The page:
Darwins contribution to science and to the field of psychology are immense; yet there are still those who oppose to his theories and find it controversial. Darwin’s theory of natural selection was the first rigorous theory to suggest, with evidence, that the various forms of life on Earth today could all, in principle, be traced back to a common ancestor. It was controversial because it obviously directly contradicts the bible, which says that God made all life, exactly as it is today, over the course of just under a week, in 4004 BC.
Darwin wrote that humans and animals were descended from a common ancestor. Darwin stated that humans and animals have a lot in common, the field of comparative psychology (i.e., studying animals to learn about human behavior) increased in popularity. Scientists had studied animals for thousands of years and made inferences about humans from those animals but Darwin’s theories led to researchers making inferences about human behaviors such as learning, memory, emotions, and even social interactions based on observations and experiments with animals.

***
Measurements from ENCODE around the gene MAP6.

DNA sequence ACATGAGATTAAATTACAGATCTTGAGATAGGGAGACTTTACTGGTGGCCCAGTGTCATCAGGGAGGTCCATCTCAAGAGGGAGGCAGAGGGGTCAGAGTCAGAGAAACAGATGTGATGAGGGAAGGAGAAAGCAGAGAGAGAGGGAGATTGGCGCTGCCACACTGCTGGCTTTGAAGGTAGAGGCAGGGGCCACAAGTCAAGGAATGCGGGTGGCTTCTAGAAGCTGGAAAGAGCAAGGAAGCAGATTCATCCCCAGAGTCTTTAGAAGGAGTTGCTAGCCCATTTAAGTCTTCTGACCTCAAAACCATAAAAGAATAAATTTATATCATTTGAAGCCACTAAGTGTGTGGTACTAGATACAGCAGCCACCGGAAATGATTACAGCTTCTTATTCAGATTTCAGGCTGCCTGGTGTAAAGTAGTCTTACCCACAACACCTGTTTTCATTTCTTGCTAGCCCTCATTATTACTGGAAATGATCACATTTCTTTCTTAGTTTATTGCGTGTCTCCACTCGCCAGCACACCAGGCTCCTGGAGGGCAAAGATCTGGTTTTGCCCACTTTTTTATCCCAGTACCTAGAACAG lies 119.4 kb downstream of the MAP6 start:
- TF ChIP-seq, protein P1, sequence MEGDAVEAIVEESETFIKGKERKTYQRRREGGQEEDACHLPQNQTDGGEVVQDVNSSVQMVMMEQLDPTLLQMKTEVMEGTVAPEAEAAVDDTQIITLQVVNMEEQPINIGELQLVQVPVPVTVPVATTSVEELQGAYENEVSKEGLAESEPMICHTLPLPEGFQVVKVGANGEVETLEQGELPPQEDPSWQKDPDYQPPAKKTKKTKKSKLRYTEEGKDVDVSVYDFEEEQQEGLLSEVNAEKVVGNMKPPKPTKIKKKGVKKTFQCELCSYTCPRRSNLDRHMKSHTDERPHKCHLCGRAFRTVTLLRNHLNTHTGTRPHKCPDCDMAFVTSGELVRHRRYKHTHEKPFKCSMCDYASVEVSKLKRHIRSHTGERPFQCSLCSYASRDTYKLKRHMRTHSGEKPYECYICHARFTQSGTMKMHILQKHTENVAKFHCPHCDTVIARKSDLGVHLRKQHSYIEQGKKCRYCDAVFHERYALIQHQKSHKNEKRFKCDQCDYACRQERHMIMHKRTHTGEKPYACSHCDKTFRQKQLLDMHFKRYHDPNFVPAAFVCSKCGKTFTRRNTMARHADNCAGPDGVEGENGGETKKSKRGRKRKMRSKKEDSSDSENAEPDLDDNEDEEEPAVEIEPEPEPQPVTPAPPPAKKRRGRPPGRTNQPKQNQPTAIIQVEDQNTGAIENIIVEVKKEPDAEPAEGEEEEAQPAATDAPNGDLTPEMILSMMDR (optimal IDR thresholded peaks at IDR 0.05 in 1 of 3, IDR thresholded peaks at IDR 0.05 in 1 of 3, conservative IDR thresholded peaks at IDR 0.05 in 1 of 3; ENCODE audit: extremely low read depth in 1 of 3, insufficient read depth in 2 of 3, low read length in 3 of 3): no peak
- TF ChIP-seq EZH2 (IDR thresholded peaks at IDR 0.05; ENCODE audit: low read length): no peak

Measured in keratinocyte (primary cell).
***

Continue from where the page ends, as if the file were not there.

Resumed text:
It changed science because it proved to the community of gentlemen scientists and natural philosophers that the process of collecting evidence, and then developing a theory to explain that evidence, and then testing that theory against new evidence, is a Really Freaking Good Idea, and should be used extensively on everything. And so it was.
These are, his doctrine of the evolution of instinct and the part played by intelligence in the process; the evolution of mind from the lowest animal to the highest man; and the expressions of emotion.
Darwin’s theories also had a large impact on psychology in general; much of psychology today has strong biological underpinnings. This traces back to Darwin. Psychologists often try to explain psychological concepts in light of biological processes. Some schools of psychology are almost strictly Darwinian, such as evolutionary psychology. Even though Darwin was not a psychologist, his theories have had a large and lasting impact on the field of psychology.